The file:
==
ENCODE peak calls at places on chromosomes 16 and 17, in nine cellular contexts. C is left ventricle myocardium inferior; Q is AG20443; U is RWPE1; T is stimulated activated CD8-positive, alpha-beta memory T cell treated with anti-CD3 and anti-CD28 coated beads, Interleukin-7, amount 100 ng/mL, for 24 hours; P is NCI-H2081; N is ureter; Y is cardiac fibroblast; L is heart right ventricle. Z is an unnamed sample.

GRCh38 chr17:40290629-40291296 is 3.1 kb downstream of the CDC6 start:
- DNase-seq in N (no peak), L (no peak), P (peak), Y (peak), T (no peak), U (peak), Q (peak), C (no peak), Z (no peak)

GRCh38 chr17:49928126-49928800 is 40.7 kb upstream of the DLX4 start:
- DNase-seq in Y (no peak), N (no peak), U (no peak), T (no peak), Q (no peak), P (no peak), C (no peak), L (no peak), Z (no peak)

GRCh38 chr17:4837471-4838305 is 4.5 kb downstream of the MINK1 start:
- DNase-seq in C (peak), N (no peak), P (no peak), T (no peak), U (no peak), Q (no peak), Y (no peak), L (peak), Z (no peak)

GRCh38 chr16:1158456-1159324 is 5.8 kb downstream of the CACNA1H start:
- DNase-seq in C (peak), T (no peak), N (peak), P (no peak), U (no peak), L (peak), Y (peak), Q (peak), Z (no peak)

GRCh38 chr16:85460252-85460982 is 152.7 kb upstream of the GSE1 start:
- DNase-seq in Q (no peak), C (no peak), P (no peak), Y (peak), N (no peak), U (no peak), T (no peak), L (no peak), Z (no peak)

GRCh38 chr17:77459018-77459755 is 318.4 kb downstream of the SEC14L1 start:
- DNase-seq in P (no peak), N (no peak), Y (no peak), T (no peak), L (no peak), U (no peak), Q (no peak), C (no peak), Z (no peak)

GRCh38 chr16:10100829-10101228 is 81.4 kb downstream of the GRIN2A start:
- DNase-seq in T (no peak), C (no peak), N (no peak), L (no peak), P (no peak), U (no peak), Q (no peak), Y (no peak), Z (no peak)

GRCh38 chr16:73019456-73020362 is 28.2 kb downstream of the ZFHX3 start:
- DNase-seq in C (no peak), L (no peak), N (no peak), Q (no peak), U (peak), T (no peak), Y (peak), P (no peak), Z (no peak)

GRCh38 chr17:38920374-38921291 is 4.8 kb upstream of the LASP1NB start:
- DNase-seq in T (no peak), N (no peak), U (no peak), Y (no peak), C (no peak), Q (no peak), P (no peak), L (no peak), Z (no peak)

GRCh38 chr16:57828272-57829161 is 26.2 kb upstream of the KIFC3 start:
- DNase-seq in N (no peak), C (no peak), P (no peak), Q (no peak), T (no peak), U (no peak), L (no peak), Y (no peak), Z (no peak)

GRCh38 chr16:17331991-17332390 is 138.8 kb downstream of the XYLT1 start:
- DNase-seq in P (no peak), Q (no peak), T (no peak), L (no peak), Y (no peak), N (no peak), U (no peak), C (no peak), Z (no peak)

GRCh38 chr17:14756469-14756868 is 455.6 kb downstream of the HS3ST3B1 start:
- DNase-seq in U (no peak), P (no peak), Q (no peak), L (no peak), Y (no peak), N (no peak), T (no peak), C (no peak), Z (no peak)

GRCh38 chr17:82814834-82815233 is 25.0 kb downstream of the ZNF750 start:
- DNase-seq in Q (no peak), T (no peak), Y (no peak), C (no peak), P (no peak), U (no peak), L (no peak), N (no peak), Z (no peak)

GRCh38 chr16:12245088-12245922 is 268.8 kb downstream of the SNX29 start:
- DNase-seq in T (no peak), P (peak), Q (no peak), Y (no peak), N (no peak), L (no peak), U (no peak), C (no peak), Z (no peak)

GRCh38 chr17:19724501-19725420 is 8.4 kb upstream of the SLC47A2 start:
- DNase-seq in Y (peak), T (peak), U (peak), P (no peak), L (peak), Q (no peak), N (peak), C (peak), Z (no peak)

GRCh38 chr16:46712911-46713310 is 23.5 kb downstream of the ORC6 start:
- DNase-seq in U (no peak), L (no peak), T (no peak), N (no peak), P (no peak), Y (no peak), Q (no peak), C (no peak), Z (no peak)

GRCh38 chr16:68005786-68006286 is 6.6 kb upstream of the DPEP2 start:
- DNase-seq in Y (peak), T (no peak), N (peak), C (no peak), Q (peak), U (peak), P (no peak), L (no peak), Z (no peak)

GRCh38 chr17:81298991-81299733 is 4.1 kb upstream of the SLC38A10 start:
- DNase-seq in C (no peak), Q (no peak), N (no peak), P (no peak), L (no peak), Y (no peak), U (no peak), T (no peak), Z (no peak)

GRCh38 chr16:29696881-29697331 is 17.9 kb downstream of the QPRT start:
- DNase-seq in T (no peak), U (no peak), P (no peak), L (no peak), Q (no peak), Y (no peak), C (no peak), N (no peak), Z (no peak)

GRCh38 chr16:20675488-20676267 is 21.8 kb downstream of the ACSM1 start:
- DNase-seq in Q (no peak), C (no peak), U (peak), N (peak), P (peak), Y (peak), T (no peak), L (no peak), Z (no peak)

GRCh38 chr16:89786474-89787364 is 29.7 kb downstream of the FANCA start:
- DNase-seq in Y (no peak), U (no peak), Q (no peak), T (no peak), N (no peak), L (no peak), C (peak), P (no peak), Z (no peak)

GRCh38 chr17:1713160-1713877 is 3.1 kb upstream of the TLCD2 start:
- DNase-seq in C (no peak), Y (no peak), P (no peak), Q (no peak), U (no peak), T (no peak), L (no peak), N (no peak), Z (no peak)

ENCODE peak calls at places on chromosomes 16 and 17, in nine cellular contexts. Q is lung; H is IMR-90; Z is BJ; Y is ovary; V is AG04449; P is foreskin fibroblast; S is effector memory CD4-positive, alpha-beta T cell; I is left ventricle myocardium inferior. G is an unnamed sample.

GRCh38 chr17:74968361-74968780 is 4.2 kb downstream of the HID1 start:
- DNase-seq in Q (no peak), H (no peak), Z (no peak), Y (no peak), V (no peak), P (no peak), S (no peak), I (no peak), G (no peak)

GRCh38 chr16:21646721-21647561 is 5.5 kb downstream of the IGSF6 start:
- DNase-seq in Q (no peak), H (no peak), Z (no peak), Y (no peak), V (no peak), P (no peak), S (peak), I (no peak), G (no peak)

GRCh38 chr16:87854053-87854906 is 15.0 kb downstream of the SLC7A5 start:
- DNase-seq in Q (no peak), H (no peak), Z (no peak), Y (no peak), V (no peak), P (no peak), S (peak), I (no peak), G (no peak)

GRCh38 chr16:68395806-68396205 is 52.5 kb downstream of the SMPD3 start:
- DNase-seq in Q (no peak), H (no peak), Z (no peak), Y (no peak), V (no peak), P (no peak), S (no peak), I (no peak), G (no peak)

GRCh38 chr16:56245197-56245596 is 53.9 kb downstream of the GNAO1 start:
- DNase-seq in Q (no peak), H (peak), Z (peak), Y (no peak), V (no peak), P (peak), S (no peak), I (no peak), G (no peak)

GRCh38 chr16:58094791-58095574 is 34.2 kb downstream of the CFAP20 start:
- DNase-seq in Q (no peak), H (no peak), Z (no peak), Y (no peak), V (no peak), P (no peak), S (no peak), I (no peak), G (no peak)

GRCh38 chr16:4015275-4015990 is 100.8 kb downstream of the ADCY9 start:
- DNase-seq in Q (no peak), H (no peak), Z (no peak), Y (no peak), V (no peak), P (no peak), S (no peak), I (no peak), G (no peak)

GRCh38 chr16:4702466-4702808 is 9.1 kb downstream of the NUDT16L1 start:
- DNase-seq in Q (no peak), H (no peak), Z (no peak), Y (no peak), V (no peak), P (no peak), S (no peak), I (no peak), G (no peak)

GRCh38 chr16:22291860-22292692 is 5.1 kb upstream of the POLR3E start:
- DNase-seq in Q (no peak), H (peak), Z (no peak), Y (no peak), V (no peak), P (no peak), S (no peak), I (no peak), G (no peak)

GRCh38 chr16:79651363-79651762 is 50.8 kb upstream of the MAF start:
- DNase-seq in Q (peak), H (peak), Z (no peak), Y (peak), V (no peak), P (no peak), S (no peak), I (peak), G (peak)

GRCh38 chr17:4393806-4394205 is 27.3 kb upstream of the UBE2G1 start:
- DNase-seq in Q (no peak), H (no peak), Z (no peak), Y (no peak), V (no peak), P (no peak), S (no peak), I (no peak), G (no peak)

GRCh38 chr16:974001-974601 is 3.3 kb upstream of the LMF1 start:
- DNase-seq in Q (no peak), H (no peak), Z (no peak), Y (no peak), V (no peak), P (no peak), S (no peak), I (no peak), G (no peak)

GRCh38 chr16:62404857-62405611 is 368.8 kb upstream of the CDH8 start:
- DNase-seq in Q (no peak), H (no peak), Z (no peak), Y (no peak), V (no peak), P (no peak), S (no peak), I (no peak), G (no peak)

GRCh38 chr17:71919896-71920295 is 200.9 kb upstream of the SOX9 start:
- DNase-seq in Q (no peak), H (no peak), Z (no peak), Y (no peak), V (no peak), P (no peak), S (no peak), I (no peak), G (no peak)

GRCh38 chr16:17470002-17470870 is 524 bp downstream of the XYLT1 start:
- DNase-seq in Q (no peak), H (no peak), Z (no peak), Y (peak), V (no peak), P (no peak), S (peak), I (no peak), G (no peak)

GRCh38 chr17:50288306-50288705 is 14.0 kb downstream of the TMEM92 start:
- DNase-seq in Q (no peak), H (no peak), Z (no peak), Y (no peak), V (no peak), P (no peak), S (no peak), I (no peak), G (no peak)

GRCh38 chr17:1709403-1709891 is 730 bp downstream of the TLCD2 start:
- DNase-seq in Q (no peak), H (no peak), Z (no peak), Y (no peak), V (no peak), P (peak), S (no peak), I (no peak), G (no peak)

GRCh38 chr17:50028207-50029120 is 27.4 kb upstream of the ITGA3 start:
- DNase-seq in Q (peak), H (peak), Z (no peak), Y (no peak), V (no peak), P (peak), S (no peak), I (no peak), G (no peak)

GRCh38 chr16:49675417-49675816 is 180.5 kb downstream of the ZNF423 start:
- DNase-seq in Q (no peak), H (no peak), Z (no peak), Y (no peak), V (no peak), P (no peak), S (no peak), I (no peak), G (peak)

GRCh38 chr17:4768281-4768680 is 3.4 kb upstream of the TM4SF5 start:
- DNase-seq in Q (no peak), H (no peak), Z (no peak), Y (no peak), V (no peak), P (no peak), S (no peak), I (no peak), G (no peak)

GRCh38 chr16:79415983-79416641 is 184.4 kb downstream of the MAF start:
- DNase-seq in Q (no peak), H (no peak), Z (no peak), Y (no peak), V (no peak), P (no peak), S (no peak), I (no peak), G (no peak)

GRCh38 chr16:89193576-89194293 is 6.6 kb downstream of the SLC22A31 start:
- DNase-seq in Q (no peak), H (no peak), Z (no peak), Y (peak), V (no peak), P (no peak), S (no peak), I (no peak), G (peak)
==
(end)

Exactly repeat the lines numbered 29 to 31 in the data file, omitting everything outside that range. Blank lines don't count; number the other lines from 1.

- DNase-seq in T (no peak), P (peak), Q (no peak), Y (no peak), N (no peak), L (no peak), U (no peak), C (no peak), Z (no peak)

GRCh38 chr17:19724501-19725420 is 8.4 kb upstream of the SLC47A2 start:
- DNase-seq in Y (peak), T (peak), U (peak), P (no peak), L (peak), Q (no peak), N (peak), C (peak), Z (no peak)